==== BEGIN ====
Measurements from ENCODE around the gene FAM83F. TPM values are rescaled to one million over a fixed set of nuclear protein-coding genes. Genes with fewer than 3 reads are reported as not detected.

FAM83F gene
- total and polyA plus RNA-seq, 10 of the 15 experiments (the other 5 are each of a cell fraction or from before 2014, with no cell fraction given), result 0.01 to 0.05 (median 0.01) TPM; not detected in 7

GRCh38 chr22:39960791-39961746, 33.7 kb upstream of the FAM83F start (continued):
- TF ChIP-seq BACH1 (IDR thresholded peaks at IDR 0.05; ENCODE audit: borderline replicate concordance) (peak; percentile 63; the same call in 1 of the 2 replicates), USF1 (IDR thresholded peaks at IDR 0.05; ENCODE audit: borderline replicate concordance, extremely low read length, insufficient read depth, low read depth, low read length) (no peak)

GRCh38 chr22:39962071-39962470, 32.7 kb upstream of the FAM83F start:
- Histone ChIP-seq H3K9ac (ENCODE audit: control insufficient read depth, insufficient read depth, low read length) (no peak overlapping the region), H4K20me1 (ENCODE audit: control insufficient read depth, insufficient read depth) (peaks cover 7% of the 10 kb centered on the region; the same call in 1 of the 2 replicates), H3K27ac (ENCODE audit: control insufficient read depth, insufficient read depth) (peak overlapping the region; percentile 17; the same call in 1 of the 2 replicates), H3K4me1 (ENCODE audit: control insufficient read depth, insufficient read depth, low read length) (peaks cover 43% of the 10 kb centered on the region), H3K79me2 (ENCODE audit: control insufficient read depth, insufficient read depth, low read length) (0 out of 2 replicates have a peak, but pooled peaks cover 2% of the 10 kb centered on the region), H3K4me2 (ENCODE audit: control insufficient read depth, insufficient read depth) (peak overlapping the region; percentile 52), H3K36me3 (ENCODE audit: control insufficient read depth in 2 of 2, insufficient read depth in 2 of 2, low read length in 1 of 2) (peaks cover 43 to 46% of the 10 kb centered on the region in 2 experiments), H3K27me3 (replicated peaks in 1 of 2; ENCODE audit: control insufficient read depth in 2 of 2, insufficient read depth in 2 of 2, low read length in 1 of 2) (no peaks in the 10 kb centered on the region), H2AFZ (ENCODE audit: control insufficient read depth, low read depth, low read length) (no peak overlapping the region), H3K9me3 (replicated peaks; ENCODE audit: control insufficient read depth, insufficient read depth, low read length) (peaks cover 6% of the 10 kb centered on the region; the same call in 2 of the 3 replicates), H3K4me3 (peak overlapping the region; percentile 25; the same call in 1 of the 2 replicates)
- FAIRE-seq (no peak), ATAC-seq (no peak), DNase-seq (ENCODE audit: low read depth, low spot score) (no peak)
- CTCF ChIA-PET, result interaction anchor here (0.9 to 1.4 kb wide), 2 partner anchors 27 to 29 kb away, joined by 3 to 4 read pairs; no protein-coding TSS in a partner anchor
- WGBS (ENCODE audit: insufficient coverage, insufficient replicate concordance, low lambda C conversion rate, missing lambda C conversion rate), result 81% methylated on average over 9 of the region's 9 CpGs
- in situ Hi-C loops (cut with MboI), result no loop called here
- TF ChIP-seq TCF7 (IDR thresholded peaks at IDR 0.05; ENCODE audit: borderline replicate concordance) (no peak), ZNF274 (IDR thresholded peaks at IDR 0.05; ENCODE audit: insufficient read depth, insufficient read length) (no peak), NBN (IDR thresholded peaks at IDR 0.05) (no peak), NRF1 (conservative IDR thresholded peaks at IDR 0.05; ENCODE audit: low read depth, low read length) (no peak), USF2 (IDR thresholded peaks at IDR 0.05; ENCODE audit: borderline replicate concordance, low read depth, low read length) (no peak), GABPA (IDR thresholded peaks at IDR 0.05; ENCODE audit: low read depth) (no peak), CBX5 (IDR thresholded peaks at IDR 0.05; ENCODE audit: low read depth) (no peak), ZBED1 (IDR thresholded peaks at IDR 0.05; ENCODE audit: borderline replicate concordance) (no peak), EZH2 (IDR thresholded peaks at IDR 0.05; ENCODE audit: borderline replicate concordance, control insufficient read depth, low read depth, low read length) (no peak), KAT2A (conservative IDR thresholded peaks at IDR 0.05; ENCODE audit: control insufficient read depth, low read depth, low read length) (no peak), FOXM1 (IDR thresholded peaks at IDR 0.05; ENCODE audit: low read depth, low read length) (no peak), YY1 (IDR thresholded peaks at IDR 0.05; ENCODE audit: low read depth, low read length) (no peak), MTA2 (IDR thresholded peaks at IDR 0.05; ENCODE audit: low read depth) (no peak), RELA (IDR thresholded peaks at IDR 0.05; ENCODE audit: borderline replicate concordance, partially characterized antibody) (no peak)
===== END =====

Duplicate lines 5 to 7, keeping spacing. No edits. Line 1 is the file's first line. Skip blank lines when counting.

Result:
- TF ChIP-seq BACH1 (IDR thresholded peaks at IDR 0.05; ENCODE audit: borderline replicate concordance) (peak; percentile 63; the same call in 1 of the 2 replicates), USF1 (IDR thresholded peaks at IDR 0.05; ENCODE audit: borderline replicate concordance, extremely low read length, insufficient read depth, low read depth, low read length) (no peak)

GRCh38 chr22:39962071-39962470, 32.7 kb upstream of the FAM83F start:
- Histone ChIP-seq H3K9ac (ENCODE audit: control insufficient read depth, insufficient read depth, low read length) (no peak overlapping the region), H4K20me1 (ENCODE audit: control insufficient read depth, insufficient read depth) (peaks cover 7% of the 10 kb centered on the region; the same call in 1 of the 2 replicates), H3K27ac (ENCODE audit: control insufficient read depth, insufficient read depth) (peak overlapping the region; percentile 17; the same call in 1 of the 2 replicates), H3K4me1 (ENCODE audit: control insufficient read depth, insufficient read depth, low read length) (peaks cover 43% of the 10 kb centered on the region), H3K79me2 (ENCODE audit: control insufficient read depth, insufficient read depth, low read length) (0 out of 2 replicates have a peak, but pooled peaks cover 2% of the 10 kb centered on the region), H3K4me2 (ENCODE audit: control insufficient read depth, insufficient read depth) (peak overlapping the region; percentile 52), H3K36me3 (ENCODE audit: control insufficient read depth in 2 of 2, insufficient read depth in 2 of 2, low read length in 1 of 2) (peaks cover 43 to 46% of the 10 kb centered on the region in 2 experiments), H3K27me3 (replicated peaks in 1 of 2; ENCODE audit: control insufficient read depth in 2 of 2, insufficient read depth in 2 of 2, low read length in 1 of 2) (no peaks in the 10 kb centered on the region), H2AFZ (ENCODE audit: control insufficient read depth, low read depth, low read length) (no peak overlapping the region), H3K9me3 (replicated peaks; ENCODE audit: control insufficient read depth, insufficient read depth, low read length) (peaks cover 6% of the 10 kb centered on the region; the same call in 2 of the 3 replicates), H3K4me3 (peak overlapping the region; percentile 25; the same call in 1 of the 2 replicates)